Both of these listings carry the lobbying view found in the CAI School of HOA Governance.[ii] Neither address constitutional issues nor do they contain the views of constitutional lawyers. There is a constitutional issue at play as I informed the librarian and the Law School Dean — the illegal bias toward one party’s content while denying another party’s material content. The law requires content-neutral free speech which I believe is being violated by ASU. So, as I proposed, remove these listings, or add my books and web pages or those of other homeowner rights advocates.
How can law students from the prestigious Sandra Day O’Connor School of Law obtain access to material information concerning the long ignored HOA legal scheme that, apparently, ASU does not agree with? Change cannot occur in the blind! There cannot be change without change!
PS: I am waiting for a response from The Uniform Law Commission (ULC) that is drafting updates to UCIOA. Its Scope Committee is reviewing my request for ULC study of my proposal for an HOA Member Bill of Rights; it will meet again in January.
[ii] The foundation and principles of the School can be traced back to CAI’s Public Policies, The CAI Manifesto (its 2016 “white paper”), its numerous seminars and conferences, its Factbooks and surveys, its amicus briefs to the courts, and its advisories, letters, emails, newsletters, blogs etc. I have designated these foundations and principles collectively as the CAI School of HOA Governance.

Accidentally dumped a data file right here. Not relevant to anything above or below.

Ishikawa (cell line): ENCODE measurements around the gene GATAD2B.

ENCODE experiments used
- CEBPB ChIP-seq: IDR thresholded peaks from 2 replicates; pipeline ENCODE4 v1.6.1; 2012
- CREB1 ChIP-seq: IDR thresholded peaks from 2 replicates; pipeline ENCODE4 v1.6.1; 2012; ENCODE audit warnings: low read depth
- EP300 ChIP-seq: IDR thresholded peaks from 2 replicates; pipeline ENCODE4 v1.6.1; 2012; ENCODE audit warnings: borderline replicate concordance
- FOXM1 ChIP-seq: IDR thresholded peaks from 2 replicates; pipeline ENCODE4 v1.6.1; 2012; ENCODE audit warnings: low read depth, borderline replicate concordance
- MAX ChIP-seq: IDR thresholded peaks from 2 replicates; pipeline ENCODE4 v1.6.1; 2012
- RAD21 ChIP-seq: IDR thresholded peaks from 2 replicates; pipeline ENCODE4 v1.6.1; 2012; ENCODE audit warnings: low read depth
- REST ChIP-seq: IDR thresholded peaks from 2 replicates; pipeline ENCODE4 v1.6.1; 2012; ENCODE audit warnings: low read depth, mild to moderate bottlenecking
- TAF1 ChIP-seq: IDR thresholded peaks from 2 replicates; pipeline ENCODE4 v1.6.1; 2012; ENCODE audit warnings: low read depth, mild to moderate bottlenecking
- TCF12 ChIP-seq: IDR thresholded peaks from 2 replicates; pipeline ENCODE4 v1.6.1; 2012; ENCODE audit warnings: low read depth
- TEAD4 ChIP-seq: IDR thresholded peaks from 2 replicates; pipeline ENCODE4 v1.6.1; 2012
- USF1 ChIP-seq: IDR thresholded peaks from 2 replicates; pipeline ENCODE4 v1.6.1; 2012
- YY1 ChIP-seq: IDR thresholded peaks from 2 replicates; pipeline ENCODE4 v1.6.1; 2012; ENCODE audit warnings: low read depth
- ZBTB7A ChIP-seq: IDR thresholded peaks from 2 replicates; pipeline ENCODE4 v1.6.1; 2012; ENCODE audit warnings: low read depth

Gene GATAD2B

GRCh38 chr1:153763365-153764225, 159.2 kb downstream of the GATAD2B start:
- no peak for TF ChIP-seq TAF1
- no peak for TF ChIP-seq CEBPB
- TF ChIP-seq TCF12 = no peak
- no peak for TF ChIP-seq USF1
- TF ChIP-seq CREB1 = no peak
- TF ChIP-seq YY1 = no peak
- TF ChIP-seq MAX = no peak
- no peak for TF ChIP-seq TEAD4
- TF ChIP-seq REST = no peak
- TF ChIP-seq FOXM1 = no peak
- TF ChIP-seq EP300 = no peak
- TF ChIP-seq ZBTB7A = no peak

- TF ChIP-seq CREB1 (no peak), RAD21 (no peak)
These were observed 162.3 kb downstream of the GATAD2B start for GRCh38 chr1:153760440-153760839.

“Want to stop this flagrant abuse and lack of homeowner protection by pro-HOA biased legislation, here in az or in any other state? Let’s hope that the uniform law commission — creator of UCIOA and its failed 2008 bill of rights version — agrees to pursue a legitimate bill of rights focused on limiting HOA government and protecting member rights, as is the intent of the constitution’s bill of rights. Set to decide this Oct. 29th. * * * * the ULC scope committee is handling the review. Timothy Berg is the committee chair. You can send an email to firstname.lastname@example.org attn T Berg with a reference to member bill of rights. They have my history of HOA member bill of rights as posted here and on my website. We must offset CAI’s influence.”
All advocates and homeowners need to do their part if substantive reforms are to become real.
“Can private parties enter into contractual arrangements, using adhesion contracts and a constructive notice consent, that serve to regulate and control the people within a territory (an HOA), to circumvent the application of the Constitution?”
In August I commented that I was working with 2 institutions on a Member Bill of Rights.
“Currently, I am working with two leading institutions concerned with state laws and the constitutionality of the HOA legal structure. Addressing the Bill of Rights issue is relevant to conducting necessary research and studies. A Homeowners Bill of Rights would be a major step toward the equal protection of the laws for members of HOAs.
“As a result of my proposed research by independent, objective researchers, the law will be clarified and all parties set straight as to their rights, and on the legitimacy and validity of independent private governments in America.”
The Uniform Law Commission (ULC) will decide on the 29th whether or not to undertake a study of my proposal for meaningful revision to its UCIOBORA (2008). It’s composed of only attorneys appointed by state legislators and are pro bono. I must call to your attention the long established presence of CAI at ULC and with respect to UCIOA.
I believe that ULC will move ahead and make the Constitution and state laws living documents reflecting the overwhelming evidence for the need to admit that HOAs are invalid ab initio — from the very start — agreements and are unconstitutional.